Can you spot the tiny figures at the top of the hill? I’m confident that tiny figures produce a sense of grand scale in images—particular desert shots, like this one, where the inhuman nature of the place can make understanding the sizes of objects difficult. Nonetheless, I find myself wondering how small the figures in an image can be before the viewer loses the ability to recognize them as human.
My favorite feature to capture in landscape images is a gradient from sparsely populated areas to dense, urban ones. A connecting flight through Denver gave me the opportunity to add a mile-high gradient to my collection.
This picture was processed using the Super Resolution algorithm, so it’s definitely worth clicking through to view the high-resolution version on flickr.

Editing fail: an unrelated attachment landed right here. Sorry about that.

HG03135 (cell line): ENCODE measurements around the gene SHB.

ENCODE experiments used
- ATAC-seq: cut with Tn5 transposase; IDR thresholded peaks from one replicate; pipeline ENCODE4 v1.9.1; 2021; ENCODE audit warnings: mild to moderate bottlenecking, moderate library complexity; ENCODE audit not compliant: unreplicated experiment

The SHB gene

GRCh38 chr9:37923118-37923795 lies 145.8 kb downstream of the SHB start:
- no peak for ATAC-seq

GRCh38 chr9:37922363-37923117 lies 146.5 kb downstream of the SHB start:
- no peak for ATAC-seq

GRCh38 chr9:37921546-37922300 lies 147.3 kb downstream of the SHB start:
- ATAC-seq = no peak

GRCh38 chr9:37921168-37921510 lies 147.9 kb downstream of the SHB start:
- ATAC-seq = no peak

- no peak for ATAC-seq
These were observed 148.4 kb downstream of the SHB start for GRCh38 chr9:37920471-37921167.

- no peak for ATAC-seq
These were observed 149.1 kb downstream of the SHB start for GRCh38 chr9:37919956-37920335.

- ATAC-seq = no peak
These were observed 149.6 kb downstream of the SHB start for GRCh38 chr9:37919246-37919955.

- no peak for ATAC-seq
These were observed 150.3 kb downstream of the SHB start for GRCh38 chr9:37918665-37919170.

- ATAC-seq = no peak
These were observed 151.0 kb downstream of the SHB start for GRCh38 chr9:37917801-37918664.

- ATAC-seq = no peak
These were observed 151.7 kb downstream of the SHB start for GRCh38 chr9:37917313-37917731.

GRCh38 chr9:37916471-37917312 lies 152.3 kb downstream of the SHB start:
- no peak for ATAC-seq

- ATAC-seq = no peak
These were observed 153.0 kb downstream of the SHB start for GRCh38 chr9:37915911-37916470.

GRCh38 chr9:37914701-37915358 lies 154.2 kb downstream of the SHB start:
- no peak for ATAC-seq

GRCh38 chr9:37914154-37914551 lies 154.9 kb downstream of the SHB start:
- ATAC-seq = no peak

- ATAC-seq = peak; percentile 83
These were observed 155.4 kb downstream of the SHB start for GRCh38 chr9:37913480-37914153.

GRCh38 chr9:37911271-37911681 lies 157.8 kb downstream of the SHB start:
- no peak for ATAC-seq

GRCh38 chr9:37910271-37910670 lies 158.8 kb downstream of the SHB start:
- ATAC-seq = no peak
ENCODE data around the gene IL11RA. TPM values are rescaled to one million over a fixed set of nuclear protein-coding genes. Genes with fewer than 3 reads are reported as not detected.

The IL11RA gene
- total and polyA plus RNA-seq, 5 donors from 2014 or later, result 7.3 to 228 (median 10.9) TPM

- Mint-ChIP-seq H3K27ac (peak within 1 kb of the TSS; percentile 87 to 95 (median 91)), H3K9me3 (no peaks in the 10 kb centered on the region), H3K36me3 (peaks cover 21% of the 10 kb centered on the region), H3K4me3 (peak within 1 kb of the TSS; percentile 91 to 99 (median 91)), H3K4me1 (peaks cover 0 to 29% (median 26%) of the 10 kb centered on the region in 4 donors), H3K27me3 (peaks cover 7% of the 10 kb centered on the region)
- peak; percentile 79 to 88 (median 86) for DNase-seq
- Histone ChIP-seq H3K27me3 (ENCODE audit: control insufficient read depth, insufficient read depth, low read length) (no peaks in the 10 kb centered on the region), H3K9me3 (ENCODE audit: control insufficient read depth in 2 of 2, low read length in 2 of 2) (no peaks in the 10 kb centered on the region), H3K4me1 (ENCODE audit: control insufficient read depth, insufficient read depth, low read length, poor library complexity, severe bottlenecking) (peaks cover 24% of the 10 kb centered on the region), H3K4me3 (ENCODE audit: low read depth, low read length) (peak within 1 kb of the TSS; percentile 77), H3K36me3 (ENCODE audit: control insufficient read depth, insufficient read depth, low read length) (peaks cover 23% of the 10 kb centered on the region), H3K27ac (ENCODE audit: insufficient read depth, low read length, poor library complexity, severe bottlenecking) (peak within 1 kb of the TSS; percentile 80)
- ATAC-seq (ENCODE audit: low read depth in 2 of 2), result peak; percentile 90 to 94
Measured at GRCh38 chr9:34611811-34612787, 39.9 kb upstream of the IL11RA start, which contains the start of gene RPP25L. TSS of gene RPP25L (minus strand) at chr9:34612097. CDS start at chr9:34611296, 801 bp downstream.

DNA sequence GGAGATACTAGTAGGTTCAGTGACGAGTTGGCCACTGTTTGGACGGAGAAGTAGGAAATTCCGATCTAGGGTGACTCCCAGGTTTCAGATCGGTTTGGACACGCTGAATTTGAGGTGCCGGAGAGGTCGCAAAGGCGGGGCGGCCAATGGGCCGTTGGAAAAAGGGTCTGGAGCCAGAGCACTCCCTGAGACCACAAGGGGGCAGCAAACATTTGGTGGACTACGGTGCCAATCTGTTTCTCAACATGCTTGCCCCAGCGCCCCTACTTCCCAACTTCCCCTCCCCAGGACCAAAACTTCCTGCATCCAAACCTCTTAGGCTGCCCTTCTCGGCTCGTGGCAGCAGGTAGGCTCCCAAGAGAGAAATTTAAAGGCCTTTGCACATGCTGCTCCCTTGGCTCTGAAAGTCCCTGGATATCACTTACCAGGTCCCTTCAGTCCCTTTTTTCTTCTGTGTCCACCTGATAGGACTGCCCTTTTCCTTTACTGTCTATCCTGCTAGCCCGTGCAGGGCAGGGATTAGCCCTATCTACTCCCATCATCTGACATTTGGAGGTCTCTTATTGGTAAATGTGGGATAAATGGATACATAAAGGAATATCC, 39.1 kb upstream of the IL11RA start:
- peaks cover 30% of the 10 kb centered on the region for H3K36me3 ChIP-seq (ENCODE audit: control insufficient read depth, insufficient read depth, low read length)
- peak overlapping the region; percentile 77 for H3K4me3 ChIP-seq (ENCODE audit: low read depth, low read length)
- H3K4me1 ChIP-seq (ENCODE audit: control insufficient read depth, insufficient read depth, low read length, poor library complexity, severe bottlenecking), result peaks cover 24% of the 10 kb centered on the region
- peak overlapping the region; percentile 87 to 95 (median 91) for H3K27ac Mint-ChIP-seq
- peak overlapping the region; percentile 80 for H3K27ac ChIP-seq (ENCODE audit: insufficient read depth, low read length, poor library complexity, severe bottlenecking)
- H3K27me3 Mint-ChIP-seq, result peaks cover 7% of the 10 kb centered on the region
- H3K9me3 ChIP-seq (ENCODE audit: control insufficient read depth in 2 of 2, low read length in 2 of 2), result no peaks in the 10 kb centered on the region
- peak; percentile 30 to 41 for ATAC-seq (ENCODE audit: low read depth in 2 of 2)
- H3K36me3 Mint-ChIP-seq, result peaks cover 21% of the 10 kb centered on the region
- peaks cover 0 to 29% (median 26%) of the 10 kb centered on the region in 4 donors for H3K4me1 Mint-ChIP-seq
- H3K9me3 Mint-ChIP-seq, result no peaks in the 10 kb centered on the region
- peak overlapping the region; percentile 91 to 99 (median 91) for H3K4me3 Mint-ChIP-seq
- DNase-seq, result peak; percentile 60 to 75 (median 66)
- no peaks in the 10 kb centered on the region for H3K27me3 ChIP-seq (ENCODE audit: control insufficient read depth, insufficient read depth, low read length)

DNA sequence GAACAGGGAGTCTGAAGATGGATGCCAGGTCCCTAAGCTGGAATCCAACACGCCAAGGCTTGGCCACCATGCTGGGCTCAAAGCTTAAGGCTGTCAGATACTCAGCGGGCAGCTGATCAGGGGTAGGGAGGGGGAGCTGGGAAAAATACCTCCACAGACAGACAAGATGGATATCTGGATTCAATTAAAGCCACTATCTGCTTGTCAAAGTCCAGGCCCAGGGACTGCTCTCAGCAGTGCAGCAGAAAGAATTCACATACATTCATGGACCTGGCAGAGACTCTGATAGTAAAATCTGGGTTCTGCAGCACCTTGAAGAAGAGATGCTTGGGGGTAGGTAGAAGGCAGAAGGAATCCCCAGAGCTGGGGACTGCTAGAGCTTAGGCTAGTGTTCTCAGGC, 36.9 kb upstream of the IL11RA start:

Just as any sufficiently advanced technology is indistinguishable from magic, I likewise suspect that any sufficiently populated crossroads is indistinguishable from a town.
Waaay off in the distance, beyond the un-grid of this subdivision, is downtown Denver. Beyond that are the Rocky Mountains. That sense of being sort-of-near spectacular sights while still being trapped within cul-de-sacs is one that I expect is pretty common to people who spent some amount of their childhood living within such developments.
Dune’s naturally occurring “Shield Wall” always seemed a bit fictional to me—until I saw Denver’s metropolitan area from above. Look at that sharp divide between mountains and the valley floor!
This mysterious small observatory outside Landers, California (not far from the Integratron) sticks out from the landscape—both figuratively and literally. Goings-on there strike me as excellent fodder for a science fiction novel.